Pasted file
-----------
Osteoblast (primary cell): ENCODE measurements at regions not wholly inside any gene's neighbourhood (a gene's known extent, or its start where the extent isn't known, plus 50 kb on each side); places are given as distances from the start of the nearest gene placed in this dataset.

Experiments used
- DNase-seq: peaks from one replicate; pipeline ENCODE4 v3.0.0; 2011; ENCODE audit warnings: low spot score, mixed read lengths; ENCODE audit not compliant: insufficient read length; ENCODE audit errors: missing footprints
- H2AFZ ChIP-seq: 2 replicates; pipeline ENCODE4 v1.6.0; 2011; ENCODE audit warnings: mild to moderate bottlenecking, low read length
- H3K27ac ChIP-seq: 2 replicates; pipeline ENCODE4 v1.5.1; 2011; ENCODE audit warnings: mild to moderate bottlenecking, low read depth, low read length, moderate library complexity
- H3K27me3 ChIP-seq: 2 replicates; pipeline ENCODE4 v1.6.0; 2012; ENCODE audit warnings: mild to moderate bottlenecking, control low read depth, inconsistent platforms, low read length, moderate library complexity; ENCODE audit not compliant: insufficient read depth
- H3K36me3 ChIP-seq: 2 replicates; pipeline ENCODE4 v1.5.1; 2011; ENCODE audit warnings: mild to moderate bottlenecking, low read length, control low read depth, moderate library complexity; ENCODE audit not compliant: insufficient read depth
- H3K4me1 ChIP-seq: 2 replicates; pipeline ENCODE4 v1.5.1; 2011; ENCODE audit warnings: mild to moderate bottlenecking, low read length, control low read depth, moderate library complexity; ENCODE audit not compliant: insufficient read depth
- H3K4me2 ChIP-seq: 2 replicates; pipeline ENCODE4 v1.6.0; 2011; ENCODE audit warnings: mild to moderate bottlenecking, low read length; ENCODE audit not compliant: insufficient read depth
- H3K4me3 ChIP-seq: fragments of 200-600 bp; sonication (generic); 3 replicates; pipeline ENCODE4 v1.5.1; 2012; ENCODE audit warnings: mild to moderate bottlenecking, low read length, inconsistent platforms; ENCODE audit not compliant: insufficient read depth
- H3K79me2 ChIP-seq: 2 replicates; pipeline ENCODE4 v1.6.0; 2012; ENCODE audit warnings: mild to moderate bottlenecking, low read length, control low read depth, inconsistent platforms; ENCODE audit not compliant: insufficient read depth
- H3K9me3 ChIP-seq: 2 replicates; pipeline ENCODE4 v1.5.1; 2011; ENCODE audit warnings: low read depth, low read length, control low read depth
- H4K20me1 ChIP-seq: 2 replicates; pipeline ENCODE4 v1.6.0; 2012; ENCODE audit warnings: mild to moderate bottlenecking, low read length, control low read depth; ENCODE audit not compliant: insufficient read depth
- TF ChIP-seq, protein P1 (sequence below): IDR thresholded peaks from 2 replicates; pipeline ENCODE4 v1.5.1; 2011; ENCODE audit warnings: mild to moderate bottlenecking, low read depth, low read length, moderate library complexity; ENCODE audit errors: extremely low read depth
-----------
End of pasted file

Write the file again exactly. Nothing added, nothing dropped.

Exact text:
Osteoblast (primary cell): ENCODE measurements at regions not wholly inside any gene's neighbourhood (a gene's known extent, or its start where the extent isn't known, plus 50 kb on each side); places are given as distances from the start of the nearest gene placed in this dataset.

Experiments used
- DNase-seq: peaks from one replicate; pipeline ENCODE4 v3.0.0; 2011; ENCODE audit warnings: low spot score, mixed read lengths; ENCODE audit not compliant: insufficient read length; ENCODE audit errors: missing footprints
- H2AFZ ChIP-seq: 2 replicates; pipeline ENCODE4 v1.6.0; 2011; ENCODE audit warnings: mild to moderate bottlenecking, low read length
- H3K27ac ChIP-seq: 2 replicates; pipeline ENCODE4 v1.5.1; 2011; ENCODE audit warnings: mild to moderate bottlenecking, low read depth, low read length, moderate library complexity
- H3K27me3 ChIP-seq: 2 replicates; pipeline ENCODE4 v1.6.0; 2012; ENCODE audit warnings: mild to moderate bottlenecking, control low read depth, inconsistent platforms, low read length, moderate library complexity; ENCODE audit not compliant: insufficient read depth
- H3K36me3 ChIP-seq: 2 replicates; pipeline ENCODE4 v1.5.1; 2011; ENCODE audit warnings: mild to moderate bottlenecking, low read length, control low read depth, moderate library complexity; ENCODE audit not compliant: insufficient read depth
- H3K4me1 ChIP-seq: 2 replicates; pipeline ENCODE4 v1.5.1; 2011; ENCODE audit warnings: mild to moderate bottlenecking, low read length, control low read depth, moderate library complexity; ENCODE audit not compliant: insufficient read depth
- H3K4me2 ChIP-seq: 2 replicates; pipeline ENCODE4 v1.6.0; 2011; ENCODE audit warnings: mild to moderate bottlenecking, low read length; ENCODE audit not compliant: insufficient read depth
- H3K4me3 ChIP-seq: fragments of 200-600 bp; sonication (generic); 3 replicates; pipeline ENCODE4 v1.5.1; 2012; ENCODE audit warnings: mild to moderate bottlenecking, low read length, inconsistent platforms; ENCODE audit not compliant: insufficient read depth
- H3K79me2 ChIP-seq: 2 replicates; pipeline ENCODE4 v1.6.0; 2012; ENCODE audit warnings: mild to moderate bottlenecking, low read length, control low read depth, inconsistent platforms; ENCODE audit not compliant: insufficient read depth
- H3K9me3 ChIP-seq: 2 replicates; pipeline ENCODE4 v1.5.1; 2011; ENCODE audit warnings: low read depth, low read length, control low read depth
- H4K20me1 ChIP-seq: 2 replicates; pipeline ENCODE4 v1.6.0; 2012; ENCODE audit warnings: mild to moderate bottlenecking, low read length, control low read depth; ENCODE audit not compliant: insufficient read depth
- TF ChIP-seq, protein P1 (sequence below): IDR thresholded peaks from 2 replicates; pipeline ENCODE4 v1.5.1; 2011; ENCODE audit warnings: mild to moderate bottlenecking, low read depth, low read length, moderate library complexity; ENCODE audit errors: extremely low read depth